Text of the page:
My friend Margaret recently sent me the above quote. She then asked my thoughts on the quote (and presumably Joshua Rothman's New Yorker article from which the quote was pulled).
Having now read Rothman's article as well as Nicholas Kristof's op-ed piece to which Rothman's article was responding, man, have I got thoughts. So many thoughts! (David Foster Wallace had so many thoughts on this topic too, as well as on other issues of language, almost all of which are worth reading.)
First off, I believe academic writing to be not only valuable, but necessary. Academic writing is not very accessible, but academic essays are often trying to argue something so specific wrapped in so much context that a more open writing style would fail to effectively communicate the nuance of the author's intended ideas. I won't hold the style of academic writing against those employing it any more than I'd object to the use of terse abbreviations for chemists or complex equations for mathematicians. They are tools of the trade, public accessibility be damned. Furthermore I think there's a lot to be learned from academic writing about language, precision, and complexity.
The thing is, an academic paper shouldn't be the end of a useful idea, and it shouldn't be the final output of a useful skill set, either. Most people don't read academic essays on alternative energies, but many do see authors' ideas turn into progress in the field of alternative energies.
But what of the humanities? What is the point of taking one's above-average intellect, one's skill for close examination, one's keen observation of the complexities of ideas, and putting them towards the ongoing assessment of the specific meaning of a few lines from a fictional text written hundreds of years ago? Or indulgently delving into structured, theory-based political discussions that have no hope of providing useful information in real-life circumstances? Seriously. I'm asking.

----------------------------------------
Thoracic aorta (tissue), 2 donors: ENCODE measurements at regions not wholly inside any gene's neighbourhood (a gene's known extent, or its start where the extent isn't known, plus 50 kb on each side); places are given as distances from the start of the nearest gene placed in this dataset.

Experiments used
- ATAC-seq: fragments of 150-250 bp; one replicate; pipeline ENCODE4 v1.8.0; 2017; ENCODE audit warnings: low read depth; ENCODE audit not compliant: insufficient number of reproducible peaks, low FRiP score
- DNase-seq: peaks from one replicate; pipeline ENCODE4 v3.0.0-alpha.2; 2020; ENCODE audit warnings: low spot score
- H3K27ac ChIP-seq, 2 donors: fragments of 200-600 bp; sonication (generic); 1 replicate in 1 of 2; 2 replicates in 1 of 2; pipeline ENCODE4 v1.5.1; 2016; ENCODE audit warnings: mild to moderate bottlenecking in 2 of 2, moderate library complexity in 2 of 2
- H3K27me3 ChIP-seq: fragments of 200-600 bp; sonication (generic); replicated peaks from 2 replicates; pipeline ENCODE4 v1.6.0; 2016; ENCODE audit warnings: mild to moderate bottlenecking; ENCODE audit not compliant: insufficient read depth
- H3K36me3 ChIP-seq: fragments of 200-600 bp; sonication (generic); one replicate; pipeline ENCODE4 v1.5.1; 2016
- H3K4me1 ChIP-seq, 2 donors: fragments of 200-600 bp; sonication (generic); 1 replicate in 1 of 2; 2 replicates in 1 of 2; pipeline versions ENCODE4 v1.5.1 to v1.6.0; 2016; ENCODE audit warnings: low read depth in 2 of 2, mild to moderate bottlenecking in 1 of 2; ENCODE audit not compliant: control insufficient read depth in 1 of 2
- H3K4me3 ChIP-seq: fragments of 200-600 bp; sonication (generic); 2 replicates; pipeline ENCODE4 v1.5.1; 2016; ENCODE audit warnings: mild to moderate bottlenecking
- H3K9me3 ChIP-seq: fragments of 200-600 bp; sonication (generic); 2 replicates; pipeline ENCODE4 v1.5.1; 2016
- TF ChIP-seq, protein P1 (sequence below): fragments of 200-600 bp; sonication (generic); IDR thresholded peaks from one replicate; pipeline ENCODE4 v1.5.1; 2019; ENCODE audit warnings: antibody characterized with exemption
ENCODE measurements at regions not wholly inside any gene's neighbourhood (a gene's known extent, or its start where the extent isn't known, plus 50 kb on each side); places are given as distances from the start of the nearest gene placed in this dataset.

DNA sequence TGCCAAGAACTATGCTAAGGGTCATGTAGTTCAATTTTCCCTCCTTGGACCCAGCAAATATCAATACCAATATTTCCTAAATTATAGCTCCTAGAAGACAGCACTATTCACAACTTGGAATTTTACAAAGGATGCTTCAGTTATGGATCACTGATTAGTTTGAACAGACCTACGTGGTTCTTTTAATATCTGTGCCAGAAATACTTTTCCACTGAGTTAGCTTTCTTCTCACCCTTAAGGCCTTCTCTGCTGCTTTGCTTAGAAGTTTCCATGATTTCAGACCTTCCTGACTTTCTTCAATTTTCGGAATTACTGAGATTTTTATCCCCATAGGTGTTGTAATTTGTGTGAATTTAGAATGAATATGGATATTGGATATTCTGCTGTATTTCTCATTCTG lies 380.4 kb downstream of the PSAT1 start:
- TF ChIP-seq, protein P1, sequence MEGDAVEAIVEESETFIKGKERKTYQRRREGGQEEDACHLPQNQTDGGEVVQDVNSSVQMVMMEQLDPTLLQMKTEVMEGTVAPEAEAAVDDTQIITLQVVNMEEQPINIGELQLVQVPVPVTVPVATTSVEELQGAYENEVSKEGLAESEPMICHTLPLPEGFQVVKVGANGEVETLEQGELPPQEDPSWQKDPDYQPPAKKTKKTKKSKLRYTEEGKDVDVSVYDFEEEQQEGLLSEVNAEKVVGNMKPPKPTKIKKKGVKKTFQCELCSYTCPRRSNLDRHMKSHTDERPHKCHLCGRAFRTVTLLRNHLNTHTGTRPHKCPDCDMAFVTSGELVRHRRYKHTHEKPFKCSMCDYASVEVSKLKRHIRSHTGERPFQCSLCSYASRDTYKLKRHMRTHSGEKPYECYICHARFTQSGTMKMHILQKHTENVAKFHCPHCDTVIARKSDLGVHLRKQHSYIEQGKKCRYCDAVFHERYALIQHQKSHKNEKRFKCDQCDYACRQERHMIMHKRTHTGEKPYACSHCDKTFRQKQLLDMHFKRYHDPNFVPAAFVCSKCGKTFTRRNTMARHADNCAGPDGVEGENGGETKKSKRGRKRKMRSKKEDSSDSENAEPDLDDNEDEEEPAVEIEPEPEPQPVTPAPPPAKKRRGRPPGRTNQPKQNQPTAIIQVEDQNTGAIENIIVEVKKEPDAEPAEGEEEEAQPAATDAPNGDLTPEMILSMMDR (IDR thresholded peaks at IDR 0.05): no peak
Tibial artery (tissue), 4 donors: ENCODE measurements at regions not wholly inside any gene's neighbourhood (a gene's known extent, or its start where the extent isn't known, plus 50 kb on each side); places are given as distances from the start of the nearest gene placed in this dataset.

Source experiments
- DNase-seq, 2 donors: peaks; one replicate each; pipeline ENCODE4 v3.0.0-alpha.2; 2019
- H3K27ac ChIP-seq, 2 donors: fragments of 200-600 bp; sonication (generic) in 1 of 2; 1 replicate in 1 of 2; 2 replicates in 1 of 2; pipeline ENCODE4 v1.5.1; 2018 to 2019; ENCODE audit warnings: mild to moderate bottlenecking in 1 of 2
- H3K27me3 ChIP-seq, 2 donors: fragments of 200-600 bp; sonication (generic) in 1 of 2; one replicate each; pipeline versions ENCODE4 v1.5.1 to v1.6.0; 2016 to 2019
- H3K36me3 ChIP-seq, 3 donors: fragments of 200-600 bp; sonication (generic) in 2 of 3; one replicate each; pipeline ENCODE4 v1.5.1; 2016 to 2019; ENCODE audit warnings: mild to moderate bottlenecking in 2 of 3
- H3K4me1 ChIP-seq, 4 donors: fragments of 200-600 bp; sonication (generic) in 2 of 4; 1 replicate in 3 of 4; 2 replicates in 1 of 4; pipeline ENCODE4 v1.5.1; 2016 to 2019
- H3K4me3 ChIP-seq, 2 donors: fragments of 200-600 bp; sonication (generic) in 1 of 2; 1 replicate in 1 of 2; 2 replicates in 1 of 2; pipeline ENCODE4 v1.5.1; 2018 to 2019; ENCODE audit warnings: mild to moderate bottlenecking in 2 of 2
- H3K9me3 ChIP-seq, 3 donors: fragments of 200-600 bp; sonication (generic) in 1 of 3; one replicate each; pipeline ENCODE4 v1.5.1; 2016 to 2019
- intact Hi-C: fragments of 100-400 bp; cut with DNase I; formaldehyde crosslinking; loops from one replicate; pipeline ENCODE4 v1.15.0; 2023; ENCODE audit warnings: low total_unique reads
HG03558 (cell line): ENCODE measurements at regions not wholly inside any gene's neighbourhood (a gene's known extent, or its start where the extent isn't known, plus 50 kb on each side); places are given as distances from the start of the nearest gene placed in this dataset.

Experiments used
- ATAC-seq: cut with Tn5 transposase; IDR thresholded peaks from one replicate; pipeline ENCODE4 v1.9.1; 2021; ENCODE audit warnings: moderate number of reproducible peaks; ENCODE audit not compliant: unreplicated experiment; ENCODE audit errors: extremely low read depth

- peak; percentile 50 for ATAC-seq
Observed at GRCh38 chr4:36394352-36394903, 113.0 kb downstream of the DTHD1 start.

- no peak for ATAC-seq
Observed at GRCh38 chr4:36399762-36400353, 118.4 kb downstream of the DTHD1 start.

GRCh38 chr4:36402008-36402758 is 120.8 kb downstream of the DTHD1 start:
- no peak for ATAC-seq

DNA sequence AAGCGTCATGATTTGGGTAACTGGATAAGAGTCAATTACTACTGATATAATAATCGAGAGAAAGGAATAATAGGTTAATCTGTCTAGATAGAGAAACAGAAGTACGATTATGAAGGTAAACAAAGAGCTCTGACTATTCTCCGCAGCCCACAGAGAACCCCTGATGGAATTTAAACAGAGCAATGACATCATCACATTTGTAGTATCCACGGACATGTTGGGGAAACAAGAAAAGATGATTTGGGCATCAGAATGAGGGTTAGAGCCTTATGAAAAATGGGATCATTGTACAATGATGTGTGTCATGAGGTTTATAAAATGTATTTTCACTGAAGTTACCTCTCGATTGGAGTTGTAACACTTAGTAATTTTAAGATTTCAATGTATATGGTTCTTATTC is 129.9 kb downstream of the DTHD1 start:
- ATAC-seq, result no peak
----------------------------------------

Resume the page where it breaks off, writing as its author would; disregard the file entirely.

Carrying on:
To explain the necessity for the continued existence of academic writing, Rothman points out that publishing a paper is often necessary to forwarding one's own career.
Is that it? Is the goal really so limited and underwhelming?
What's worse, ongoing submissions of papers to academic publications embolden said publications, despite subscriber lists shorter than that of this blog, to set increasingly exacting standards for those wishing to submit entries, requiring more and more time and energy from those working to get published.
How can we look at it any way but that we first created the ravenous monster of academia and then sacrificed other aims and goals in order to keep it fed?
The real disagreement between Kristof and Rothman doesn't run very deep. Rather, it seems to be primarily one of optimism vs pessimism. Both writers see the limited range of academic writing. Kristof believes it can be changed; Rothman explains why it is the way it is.
Kristof asserts that academics are too busy feeding the monster they've created to produce anything truly useful. Rothman argues that the monster must be fed in order to advance academic careers. But does either really question that it's a silly use of one's time?
Rothman states, "Professors didn't sit down and decide to make academic writing this way, any more than journalists sat down and decided to invent listicles. Academic writing is the way it is because it's part of a system."
Well good god! Let's change it. Instead of writing defensive articles explaining why we must not only engage with but bow down to a broken system, let's do something different. (An easy recommendation for me to make from a cosseted, non-academic position, I know.)
Systems only have the power that we invest in them. (If you don't believe me, examine the differences between observances of traffic law across the world.) As long as we believe the system must be the way it is, it will not improve.
Academics are not immune to the question that should be asked of everyone from time to time: why are you really doing what you're doing?
By engaging only in academic writing, academics have done themselves (and those who might have benefited from their insights) a disservice.
I've read academic essays that have altered my perspective, and I've read essays that should have been no more than an argument during a late-night graduate school discussion. Explore things that actually matter, not things that will ensure easy success. Find ways to share ideas worth sharing. Repurpose work for a broader audience before it's bastardized by someone else.
Kristof is imploring academics to share their ideas more broadly. I second his request.